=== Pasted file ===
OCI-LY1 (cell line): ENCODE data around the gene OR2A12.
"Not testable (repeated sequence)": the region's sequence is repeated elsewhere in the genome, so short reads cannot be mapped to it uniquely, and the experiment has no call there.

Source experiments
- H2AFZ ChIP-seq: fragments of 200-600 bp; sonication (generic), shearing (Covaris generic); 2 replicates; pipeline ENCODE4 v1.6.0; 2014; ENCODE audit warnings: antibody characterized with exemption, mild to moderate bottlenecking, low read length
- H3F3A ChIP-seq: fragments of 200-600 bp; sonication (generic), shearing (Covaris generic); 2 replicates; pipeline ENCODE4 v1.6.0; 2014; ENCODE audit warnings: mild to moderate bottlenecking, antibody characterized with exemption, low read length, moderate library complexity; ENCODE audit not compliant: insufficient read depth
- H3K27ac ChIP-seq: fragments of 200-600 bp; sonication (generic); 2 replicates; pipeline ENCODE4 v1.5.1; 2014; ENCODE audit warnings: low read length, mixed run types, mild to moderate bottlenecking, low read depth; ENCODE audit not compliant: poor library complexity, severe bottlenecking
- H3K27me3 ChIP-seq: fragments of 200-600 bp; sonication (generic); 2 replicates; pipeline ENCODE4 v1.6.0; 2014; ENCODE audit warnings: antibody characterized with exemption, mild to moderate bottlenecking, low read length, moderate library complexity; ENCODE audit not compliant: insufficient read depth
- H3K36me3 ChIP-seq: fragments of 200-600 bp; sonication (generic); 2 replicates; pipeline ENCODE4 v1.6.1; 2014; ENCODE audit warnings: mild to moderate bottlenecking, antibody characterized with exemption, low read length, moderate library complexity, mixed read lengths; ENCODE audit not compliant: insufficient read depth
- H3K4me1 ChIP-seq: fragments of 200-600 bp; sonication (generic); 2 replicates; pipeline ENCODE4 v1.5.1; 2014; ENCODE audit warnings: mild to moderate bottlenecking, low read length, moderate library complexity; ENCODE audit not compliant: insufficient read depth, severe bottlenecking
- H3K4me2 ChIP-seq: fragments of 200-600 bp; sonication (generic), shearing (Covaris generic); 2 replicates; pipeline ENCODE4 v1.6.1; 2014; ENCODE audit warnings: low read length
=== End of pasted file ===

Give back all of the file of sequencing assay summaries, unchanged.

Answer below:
OCI-LY1 (cell line): ENCODE data around the gene OR2A12.
"Not testable (repeated sequence)": the region's sequence is repeated elsewhere in the genome, so short reads cannot be mapped to it uniquely, and the experiment has no call there.

Source experiments
- H2AFZ ChIP-seq: fragments of 200-600 bp; sonication (generic), shearing (Covaris generic); 2 replicates; pipeline ENCODE4 v1.6.0; 2014; ENCODE audit warnings: antibody characterized with exemption, mild to moderate bottlenecking, low read length
- H3F3A ChIP-seq: fragments of 200-600 bp; sonication (generic), shearing (Covaris generic); 2 replicates; pipeline ENCODE4 v1.6.0; 2014; ENCODE audit warnings: mild to moderate bottlenecking, antibody characterized with exemption, low read length, moderate library complexity; ENCODE audit not compliant: insufficient read depth
- H3K27ac ChIP-seq: fragments of 200-600 bp; sonication (generic); 2 replicates; pipeline ENCODE4 v1.5.1; 2014; ENCODE audit warnings: low read length, mixed run types, mild to moderate bottlenecking, low read depth; ENCODE audit not compliant: poor library complexity, severe bottlenecking
- H3K27me3 ChIP-seq: fragments of 200-600 bp; sonication (generic); 2 replicates; pipeline ENCODE4 v1.6.0; 2014; ENCODE audit warnings: antibody characterized with exemption, mild to moderate bottlenecking, low read length, moderate library complexity; ENCODE audit not compliant: insufficient read depth
- H3K36me3 ChIP-seq: fragments of 200-600 bp; sonication (generic); 2 replicates; pipeline ENCODE4 v1.6.1; 2014; ENCODE audit warnings: mild to moderate bottlenecking, antibody characterized with exemption, low read length, moderate library complexity, mixed read lengths; ENCODE audit not compliant: insufficient read depth
- H3K4me1 ChIP-seq: fragments of 200-600 bp; sonication (generic); 2 replicates; pipeline ENCODE4 v1.5.1; 2014; ENCODE audit warnings: mild to moderate bottlenecking, low read length, moderate library complexity; ENCODE audit not compliant: insufficient read depth, severe bottlenecking
- H3K4me2 ChIP-seq: fragments of 200-600 bp; sonication (generic), shearing (Covaris generic); 2 replicates; pipeline ENCODE4 v1.6.1; 2014; ENCODE audit warnings: low read length